An Unprofitable Target?

Part of the problem for neobanks is their target market – which is usually young adults, who easily adopt a high-tech solution, but who don’t for the most part have a lot of either savings or income. That means neobanks can easily win their custom from traditional banks with their low-fee, no-fee, easy-access offering – but can find it difficult to translate lots of customer accounts into any meaningful revenue-stream.

Meanwhile, the neobanks themselves are facing what might well be a perfect storm within the next two years.

Firstly, several of them are running out of the ready venture capital dollars that first funding their launch and expansion. Venture capitalists want a return on their investment in hard cash terms, rather than just the bragging rights of having developed a new paradigm of banking.

Secondly, traditional banks and megafintechs have so far been relatively inactive against the upstart newcomers, but now traditional banks in particular are looking at developing their own neobank-style front-end accounts, while offering all the stability of traditional banking institutions – with all the reserve capital that comes with it. That means neobanks are facing a genuine challenge for the first time in their short lives. And while they grew fast on the accumulation of accounts, very few of them (in the US, at least) have evolved a way to profitably grow their revenue streams so as to mount any kind of genuine defence of their territory.

Thirdly, as in the case of Digit, banking and financial regulators are starting to treat them with the grown-up seriousness with which they treat other financial institutions, and are penalizing them when they don’t measure up. The CFPB declared earlier in 2022 that it would deploy a “largely unused legal provision to examine nonbank financial companies that pose risks to consumers.” That was a declaration to neobanks specifically – get your house in order, we’re coming to call.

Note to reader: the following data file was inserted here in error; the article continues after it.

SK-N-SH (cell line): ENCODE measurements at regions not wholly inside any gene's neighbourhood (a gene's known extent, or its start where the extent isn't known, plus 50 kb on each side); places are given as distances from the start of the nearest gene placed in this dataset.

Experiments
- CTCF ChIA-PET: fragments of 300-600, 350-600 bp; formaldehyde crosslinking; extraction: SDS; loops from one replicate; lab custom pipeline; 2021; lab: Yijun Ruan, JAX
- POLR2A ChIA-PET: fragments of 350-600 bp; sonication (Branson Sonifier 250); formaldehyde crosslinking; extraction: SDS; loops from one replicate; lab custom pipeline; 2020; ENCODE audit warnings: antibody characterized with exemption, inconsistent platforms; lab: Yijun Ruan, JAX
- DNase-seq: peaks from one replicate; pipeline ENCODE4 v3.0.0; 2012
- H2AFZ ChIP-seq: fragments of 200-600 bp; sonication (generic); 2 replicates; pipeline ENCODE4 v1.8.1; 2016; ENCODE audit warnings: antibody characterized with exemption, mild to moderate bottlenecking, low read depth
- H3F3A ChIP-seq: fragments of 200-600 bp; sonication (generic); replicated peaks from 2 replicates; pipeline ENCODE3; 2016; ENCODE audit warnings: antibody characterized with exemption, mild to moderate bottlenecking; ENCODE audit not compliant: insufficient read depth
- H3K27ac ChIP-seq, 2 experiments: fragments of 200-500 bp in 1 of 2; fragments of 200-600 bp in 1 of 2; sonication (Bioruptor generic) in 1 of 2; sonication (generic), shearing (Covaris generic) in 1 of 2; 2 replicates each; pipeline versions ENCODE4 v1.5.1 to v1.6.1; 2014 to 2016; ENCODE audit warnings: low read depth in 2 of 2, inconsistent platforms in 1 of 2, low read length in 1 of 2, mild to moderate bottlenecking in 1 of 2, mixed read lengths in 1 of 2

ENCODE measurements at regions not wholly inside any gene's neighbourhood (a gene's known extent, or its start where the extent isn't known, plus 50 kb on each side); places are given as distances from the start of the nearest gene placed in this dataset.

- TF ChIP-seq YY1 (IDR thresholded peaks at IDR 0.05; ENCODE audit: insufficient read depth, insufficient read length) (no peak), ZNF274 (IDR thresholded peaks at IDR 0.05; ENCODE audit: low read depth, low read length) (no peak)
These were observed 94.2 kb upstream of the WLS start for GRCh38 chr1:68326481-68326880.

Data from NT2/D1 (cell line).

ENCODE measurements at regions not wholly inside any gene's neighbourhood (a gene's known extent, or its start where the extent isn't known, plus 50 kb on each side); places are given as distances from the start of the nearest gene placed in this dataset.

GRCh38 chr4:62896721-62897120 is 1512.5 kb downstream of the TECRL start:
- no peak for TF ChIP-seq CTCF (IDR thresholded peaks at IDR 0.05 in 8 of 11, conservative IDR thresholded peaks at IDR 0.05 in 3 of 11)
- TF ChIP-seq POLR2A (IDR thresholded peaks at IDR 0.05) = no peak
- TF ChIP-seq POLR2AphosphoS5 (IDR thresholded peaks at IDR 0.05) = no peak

The Perfect Storm?

And finally, it’s not at all clear that even leading neobanks in the US can get their houses in order, especially heading in to 2023, when it now seems clear there will be at least some form of recession, as impacts from the likes of the pandemic lockdowns and especially Russia’s invasion of Ukraine force a constriction on the monetary flow and an increase in retail prices.

The combination of a thin revenue stream model, a reduction in venture capital support, a genuine threat of competition from traditional banks, investigation of working practices by regulators, backed up with fines, and the approach of a recession, meaning a reduction in spending and the shaving down of even their existing revenue streams could mean a lot of the first wave of neobanks find it increasingly tough to survive the next 2-3 years.

Making algorithm errors, and then souring existing customer relations by not correcting the mistake, not to mention attracting multi-million dollar fines, as in the case of Digit, is not in any sense going to reassure either neobank customers or the stock market that they deserve to survive.